Herenton's motivations revealed - WMC Action News 5 - Memphis, Tennessee

Herenton's motivations revealed

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MEMPHIS, TN (WMC-TV) - New information is surfacing about the motives behind former Memphis Mayor Willie Herenton's decision to pull a petition to run for the seat he vacated just two weeks ago.

Sources in Herenton's inner circle now say some of what the public has witnessed since Herenton's retirement July 30th is a behind-the-scenes power triangle between Herenton, his old foe, Attorney Richard Fields, and emerging foe, Mayor Pro Tem Myron Lowery.

They say the power triangle involves three big deals moving through City Hall.

"I'm being told that there is a movement afoot on the part of this mayor pro tem and his CAO (Jack Sammons) to consummate agreements that may not be in the best interest of the City of Memphis," Herenton said in an explosive interview with Action News 5's Joe Birch Friday.

People close to Herenton and others inside City Hall say the three city deals not only compelled the former mayor to run for his old seat, but also compelled Herenton to refuse City Attorney Elbert Jefferson's request to resign last month in order to keep his appointee inside City Hall.

City Hall sources say the three deals are part of the reason Lowery had police escort the Jefferson from City Hall in an attempt to fire him.

"There's more to Mr. Lowery wanting to terminate Mr. Elbert Jefferson than meets the eye," Herenton told Action News 5.

Herenton sources say with the mayor out of the way, Jefferson is now the one person preventing the deals from getting approved.

Mayor Pro Tem Lowery has always maintained he wanted to fire the city attorney for spending too much taxpayer money by outsourcing legal services.

Lowery said he also believed Jefferson wanted to leave because he had tried to resign under Herenton.

Herenton would not share specifics of the three deals in his interview with Joe Birch, but people in Herenton's camp gave Action News 5 the rundown on the three reasons the mayor wants back in:

Deal 1: Alcon, Incorporated

Attorney Richard Fields represents Alcon, Inc. in a bid to take over collections for the city's Emergency Medical Services.

Fields, a known enemy of both Herenton and Jefferson, has not signed off on the deal.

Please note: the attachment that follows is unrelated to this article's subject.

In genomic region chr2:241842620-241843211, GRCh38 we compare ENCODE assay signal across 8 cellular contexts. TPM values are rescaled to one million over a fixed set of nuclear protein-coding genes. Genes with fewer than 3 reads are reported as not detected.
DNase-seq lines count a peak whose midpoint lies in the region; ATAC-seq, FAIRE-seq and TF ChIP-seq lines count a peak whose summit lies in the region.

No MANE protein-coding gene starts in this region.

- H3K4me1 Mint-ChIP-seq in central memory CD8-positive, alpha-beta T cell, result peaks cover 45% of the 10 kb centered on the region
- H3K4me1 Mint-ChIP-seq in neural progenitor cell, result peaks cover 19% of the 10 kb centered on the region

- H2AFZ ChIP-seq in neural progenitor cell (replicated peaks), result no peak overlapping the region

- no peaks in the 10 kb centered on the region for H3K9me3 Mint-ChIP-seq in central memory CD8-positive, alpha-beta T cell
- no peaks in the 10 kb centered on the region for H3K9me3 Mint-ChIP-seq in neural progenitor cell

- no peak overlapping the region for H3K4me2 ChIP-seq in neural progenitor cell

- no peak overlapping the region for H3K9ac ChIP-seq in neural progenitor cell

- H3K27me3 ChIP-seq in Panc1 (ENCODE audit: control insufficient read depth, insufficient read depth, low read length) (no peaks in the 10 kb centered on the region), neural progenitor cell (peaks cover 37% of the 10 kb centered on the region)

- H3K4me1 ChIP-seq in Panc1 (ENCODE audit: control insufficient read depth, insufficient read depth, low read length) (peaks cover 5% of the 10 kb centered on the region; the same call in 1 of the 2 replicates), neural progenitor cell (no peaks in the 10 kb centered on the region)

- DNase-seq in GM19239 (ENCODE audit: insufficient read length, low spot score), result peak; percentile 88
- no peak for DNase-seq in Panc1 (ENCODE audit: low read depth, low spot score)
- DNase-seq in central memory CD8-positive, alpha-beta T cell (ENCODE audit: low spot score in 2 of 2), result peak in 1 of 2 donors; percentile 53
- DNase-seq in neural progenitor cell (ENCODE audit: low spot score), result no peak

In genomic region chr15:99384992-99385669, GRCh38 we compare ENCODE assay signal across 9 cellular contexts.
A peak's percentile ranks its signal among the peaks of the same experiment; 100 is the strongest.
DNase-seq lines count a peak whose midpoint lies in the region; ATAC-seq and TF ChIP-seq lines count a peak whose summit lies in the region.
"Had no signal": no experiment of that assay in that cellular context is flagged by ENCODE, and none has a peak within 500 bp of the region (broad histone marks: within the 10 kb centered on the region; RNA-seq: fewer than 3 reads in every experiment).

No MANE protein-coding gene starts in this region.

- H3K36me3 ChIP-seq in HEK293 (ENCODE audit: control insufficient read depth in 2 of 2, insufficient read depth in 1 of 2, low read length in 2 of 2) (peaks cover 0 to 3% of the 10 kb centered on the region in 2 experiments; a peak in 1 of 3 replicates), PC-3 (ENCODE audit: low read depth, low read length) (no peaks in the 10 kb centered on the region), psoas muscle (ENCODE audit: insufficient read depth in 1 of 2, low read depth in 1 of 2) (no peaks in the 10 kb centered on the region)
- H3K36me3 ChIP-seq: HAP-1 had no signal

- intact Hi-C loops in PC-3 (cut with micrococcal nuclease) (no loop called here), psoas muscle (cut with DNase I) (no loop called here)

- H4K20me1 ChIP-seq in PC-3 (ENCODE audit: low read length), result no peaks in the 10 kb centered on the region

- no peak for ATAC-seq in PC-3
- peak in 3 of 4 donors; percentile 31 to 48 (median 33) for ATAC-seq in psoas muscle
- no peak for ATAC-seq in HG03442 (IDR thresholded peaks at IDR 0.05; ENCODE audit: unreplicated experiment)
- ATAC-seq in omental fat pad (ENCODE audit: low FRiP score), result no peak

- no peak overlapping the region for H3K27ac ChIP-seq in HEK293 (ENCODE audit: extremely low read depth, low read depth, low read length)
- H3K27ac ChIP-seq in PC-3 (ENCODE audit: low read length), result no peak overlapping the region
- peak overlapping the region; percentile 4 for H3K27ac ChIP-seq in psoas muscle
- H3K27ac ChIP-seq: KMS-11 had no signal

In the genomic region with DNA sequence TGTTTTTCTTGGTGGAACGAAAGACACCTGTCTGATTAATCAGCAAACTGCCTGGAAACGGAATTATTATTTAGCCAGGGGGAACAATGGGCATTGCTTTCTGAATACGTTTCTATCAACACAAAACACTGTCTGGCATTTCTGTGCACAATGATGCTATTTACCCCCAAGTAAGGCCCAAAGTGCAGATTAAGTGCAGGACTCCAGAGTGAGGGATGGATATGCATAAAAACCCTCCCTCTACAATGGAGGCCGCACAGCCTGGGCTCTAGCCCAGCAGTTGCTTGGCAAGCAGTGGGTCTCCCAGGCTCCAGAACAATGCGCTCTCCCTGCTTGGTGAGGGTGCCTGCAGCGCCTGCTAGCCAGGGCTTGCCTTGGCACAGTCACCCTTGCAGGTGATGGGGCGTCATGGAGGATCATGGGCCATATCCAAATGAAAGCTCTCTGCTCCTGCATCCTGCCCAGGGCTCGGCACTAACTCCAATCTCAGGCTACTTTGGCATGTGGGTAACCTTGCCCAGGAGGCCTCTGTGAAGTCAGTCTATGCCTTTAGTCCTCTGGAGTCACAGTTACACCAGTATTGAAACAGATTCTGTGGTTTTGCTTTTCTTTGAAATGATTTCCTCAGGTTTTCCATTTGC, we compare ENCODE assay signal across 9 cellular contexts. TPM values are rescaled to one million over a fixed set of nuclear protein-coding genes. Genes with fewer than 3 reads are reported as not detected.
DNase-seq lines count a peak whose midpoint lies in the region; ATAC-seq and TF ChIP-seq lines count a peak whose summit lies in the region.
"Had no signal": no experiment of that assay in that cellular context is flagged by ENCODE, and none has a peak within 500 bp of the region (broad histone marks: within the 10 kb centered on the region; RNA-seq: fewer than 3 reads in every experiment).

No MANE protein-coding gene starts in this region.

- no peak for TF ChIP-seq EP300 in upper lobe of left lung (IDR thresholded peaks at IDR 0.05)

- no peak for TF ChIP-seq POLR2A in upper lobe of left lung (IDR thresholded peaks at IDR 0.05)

Lowery's administration says the Alcon deal hasn't crossed their desk and might never come up during his 75-day tenure.

Deal #2: The City of Memphis vs. Performa Entertainment

The city is embroiled in a lawsuit to collect funds from Performa Entertainment, the company that runs Beale Street.

It came out after court last week that Lowery's administration is considering an out-of-court settlement with Performa, something Herenton doesn't like.

Herenton's camp said he wanted more oversight of Performa's profits.

In Herenton's absence, City Attorney Elbert Jefferson is continuing the lawsuit against Performa.

Deal #3: Mid-South Fairgrounds Redevelopment

Mayor Pro Tem Myron Lowery has expressed his desire to get the stalled deal to redevelop the Mid-South Fairgrounds moving.

Former Mayor Herenton said the deal on the table was bad for the city because The Turley Group's fee structure was "outlandish."

In addition to Herenton's concerns about the fee structure, he said he did not approve the deal because of personality conflicts between his former staff and developer Henry Turley's staff.

In response to the Alcon deal, Attorney Fields confirmed he does represent Alcon. Fields said his client is seeking a bid with the city, but he says his motives are good.

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Fields explained why he made recent visits to City Hall, and why he showed up in court to watch Jefferson sue Mayor Pro Tem Lowery for attempting to fire the city attorney.

"I've never met Elbert Jefferson, and I really wanted to see him in action. Second, I wanted to see Myron Lowery in action, which I must say, he did really, really well," Fields said.

Herenton has always said Fields has a vendetta against him since the former allies fell out over circumstances never made public.

"They've got to understand how corrupt Mayor Herenton's administration was from top to bottom," Fields said.

Fields explained those sentiments in a letter he recently wrote to the former mayor condemning Herenton and his former employees, friends and family members.

Though the city attorney says contracts must have his signature, Lowery's administration says contracts can be approved with just the mayor's signature, so the arguments made by Herenton's camp are irrelevant.

Mayor Pro Tem Lowery says the mayor's motivations to move back to the seventh floor are news to him and he thinks the sources who shared this information should not hide their identities.

 

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